Swansea

National Waterfront Museum, Swansea

After my day of fortifications I felt it was time for a change of pace, so I headed east for Swansea. The main attraction here (other than the Driver and Vehicle Licensing Agency, of course) is the National Waterfront Museum, which explores the industrial history and technological of Wales. Of which there is quite a lot!

Swansea

But if you actually approach the museum from the waterfront, the first exhibits you see are actually part of the (separate) Swansea Museum's collection (on which, see below). This is Lightship 91, which guarded the Helwick sandbank in the Bristol Channel from 1937. But since it couldn't move unless it was towed by something else, it should be called a lightbarge.

Swansea Museum

The sort of vessel which might have towed it: a 1950s tug called Canning.

National Waterfront Museum, Swansea

Now to the National Waterfront Museum proper. This was the first mobile shop in Wales, owned and operated by Winston Howard in the Vale of Glamorgan between 1929 and 1969.

National Waterfront Museum, Swansea

So the idea was that people in rural areas would buy most of their goods from a village shop, but then Mr Howard would come by in his truck and sell them fresh produce, such as milk and fruit. Is this an example of a technological solution/economic niche with a short lifespan, or do people still depend on such mobile shops?

National Waterfront Museum, Swansea

A different relationship to technology is on display here: a hat worn by a Welsh woman on various picket lines, including one protesting the Trident SLBM programme.

National Waterfront Museum, Swansea

Now this interested me (naturally enough). Robin Goch ('Robin Redbreast') was designed and built in Cardiff in by an engineer Charles Horace Watkins in 1907 (or 1907-9).

National Waterfront Museum, Swansea

But when did it fly? Watkins claimed that he flew it a number of times up to 1910, possibly as early as 1907, which would make it the first aeroplane to fly (subject to the usual qualifications) in Britain. But there's no independent verification of this. According to the museum, 'modern experts' think it's airworthy, but the South Wales Aviation Group (which doubts the early flight dates) says it flew often in the 1910s, and was well known to locals. Where's an aviation historian when you need one?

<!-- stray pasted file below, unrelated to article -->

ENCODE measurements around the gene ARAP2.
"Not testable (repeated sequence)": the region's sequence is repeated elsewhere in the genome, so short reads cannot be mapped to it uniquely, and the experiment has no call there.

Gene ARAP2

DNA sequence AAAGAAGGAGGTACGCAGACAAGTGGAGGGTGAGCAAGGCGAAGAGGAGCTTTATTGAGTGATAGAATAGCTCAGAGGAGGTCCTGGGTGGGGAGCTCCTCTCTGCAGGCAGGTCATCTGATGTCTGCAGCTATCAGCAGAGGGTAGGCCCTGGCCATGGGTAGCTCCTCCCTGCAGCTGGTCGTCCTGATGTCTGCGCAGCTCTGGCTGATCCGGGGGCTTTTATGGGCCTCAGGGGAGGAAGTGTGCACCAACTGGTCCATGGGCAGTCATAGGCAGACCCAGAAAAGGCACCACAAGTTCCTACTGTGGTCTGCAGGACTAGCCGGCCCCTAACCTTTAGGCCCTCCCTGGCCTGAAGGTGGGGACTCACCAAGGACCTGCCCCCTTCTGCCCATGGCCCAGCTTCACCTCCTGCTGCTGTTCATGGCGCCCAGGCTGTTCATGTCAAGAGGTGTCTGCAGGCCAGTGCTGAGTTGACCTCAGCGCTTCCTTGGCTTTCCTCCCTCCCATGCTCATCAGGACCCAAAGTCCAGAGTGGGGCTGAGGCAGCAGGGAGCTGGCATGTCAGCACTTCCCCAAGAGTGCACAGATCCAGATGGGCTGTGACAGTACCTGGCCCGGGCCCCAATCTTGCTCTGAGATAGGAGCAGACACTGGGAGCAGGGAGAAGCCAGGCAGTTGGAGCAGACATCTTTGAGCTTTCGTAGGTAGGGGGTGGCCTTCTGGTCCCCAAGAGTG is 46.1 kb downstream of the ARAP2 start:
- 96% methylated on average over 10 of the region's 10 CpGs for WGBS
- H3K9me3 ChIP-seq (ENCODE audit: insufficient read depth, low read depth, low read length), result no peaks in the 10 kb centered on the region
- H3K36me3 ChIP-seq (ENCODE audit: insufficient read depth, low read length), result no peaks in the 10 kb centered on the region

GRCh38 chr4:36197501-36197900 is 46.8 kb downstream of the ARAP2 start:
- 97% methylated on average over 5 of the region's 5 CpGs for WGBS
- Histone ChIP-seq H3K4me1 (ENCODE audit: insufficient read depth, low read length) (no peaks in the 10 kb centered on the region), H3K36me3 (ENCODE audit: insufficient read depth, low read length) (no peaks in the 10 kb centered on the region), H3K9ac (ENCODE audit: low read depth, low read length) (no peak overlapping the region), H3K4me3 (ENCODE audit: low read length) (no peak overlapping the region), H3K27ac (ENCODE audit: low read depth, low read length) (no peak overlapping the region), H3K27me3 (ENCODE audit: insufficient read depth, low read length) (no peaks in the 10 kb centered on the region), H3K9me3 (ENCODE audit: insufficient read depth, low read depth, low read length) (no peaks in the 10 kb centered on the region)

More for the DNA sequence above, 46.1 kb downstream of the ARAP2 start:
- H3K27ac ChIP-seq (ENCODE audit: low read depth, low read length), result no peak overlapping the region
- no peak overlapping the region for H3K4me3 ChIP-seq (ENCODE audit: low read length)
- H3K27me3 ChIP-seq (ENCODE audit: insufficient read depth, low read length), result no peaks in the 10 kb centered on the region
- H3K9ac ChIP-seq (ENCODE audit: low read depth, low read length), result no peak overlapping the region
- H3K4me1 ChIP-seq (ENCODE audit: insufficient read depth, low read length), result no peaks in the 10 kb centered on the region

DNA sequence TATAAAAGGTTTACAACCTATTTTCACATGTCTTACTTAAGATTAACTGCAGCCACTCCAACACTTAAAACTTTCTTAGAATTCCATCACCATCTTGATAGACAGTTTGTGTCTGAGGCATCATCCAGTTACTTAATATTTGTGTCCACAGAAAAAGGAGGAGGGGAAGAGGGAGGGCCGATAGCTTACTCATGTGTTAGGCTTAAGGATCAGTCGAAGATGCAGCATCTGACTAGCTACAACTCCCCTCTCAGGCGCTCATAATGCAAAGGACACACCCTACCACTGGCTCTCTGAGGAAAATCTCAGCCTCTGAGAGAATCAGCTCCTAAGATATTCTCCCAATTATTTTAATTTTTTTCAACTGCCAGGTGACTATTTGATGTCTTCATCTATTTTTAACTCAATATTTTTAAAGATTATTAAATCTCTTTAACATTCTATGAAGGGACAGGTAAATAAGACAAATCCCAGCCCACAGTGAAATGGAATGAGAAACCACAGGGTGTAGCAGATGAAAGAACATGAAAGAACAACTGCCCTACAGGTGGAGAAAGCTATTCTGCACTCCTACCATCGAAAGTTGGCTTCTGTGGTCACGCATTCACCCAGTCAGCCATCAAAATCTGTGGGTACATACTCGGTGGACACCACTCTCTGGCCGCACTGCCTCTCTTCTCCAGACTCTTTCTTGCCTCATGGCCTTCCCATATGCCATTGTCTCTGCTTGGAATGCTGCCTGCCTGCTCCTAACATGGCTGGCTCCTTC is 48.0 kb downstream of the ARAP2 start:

National Waterfront Museum, Swansea

A replica of Richard Trevithick's railway locomotive, which ran on the Penydarren tramway on 21 February 1804. This was probably the first ever railway locomotive, and like all great technological innovations was the result of a bet.

National Waterfront Museum, Swansea

I encountered Trevithick on my previous trip to England. He was a quarter of a century before Stephenson, but his locomotives just weren't efficient enough to beat out more traditional trams and canals.

National Waterfront Museum, Swansea

Still, on that first trip it hauled 10 tons of coal and about 70 humans for 9 miles, which is a pretty good beginning. More impressive than Kitty Hawk, you'd have to say.

National Waterfront Museum, Swansea

A Benz Duc, which was on Welsh roads in 1904. Fully sick mate, as we say in the Antipodes.

National Waterfront Museum, Swansea

The Sinclar C5, which will be 25 years old on 10 January. The Segway or Flying Flea of its day, which is to say it was supposed to kick off a revolution in personal transportation, but didn't. The Welsh connection is that they were built at the Hoover factory in Merthyr Tydfil. And I think you can see why.

National Waterfront Museum, Swansea

A 'sociable' tricycle used in Flintshire in the 1880s. Suitable for use by ladies wearing skirts, unlike penny farthings.

National Waterfront Museum, Swansea

This last piece dates from 1895 and was made by Swansea copper workers as a memento of their group social outings and a dead co-worker. I wonder how many workplaces would do something like this today -- a card or perhaps flowers would be more usual I think.

So after the Waterfront Museum I popped into Swansea Museum, a much older (founded 1841), smaller, and more traditional museum. I like this kind of museum, which were originally intended to explain the outside world to the local inhabitants, unlike the big glitzy museums aimed to draw in tourists like the Waterfront Museum. (Not that there's anything wrong with that.) So, for example, Swansea Museum has an Egyptian mummy, a priest of Atum named Tem Hor, who has nothing to do with Swansea or indeed any other part of Wales. But the kids taken there by their own mummy didn't seem bothered by (apparently Tem Hor has plenty of more unusual unusual admirers too). It reminded me of the old Museum of Victoria, which had its own mummy, Tjeby.

Some parts of the museum were unfortunately closed, but in the basement there was an absorbing exhibition on criminals and the police who loved to nab them. Definitely worth a visit if you're in Swansea, and the museum bookshop might turn up a surprise or two as well!

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3 thoughts on “Swansea

  1. Erik Lund

    I don't think that the Wright Flyer ever moved any coal. Aviation --the great illusion.
    Although there was a coal-powered flying boat in Harry Harrison's _Transatlantic Tunnel, Hurrah!_ I wonder if we (trying to drag the nephew and neice away from the Wii right now) could get one of those cheap at a Boxing Day sale?

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